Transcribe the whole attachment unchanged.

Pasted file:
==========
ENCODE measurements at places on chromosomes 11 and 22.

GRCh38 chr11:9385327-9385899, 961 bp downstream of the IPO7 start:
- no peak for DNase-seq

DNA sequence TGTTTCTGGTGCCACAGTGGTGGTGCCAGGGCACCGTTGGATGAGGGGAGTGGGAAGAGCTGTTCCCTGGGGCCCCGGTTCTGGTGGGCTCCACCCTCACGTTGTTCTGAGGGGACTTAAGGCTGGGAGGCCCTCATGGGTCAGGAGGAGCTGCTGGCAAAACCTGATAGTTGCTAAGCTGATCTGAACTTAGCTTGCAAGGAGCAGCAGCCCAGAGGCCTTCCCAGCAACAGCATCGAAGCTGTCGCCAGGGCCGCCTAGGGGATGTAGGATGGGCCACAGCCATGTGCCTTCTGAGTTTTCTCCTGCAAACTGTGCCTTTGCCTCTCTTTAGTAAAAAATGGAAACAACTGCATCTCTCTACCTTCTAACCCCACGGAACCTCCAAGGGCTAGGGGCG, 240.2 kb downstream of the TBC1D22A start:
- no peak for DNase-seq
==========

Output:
ENCODE measurements at places on chromosomes 11 and 22.

GRCh38 chr11:9385327-9385899, 961 bp downstream of the IPO7 start:
- no peak for DNase-seq

DNA sequence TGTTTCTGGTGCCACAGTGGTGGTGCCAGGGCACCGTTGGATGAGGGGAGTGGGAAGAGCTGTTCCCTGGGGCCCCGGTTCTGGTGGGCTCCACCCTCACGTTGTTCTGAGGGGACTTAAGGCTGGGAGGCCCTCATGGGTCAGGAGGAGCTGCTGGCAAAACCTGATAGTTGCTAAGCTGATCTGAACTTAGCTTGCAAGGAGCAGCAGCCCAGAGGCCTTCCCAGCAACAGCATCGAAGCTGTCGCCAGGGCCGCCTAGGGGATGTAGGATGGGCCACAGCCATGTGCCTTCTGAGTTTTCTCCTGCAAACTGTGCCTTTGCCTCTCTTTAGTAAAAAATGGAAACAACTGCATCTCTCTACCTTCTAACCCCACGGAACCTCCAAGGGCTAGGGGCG, 240.2 kb downstream of the TBC1D22A start:
- no peak for DNase-seq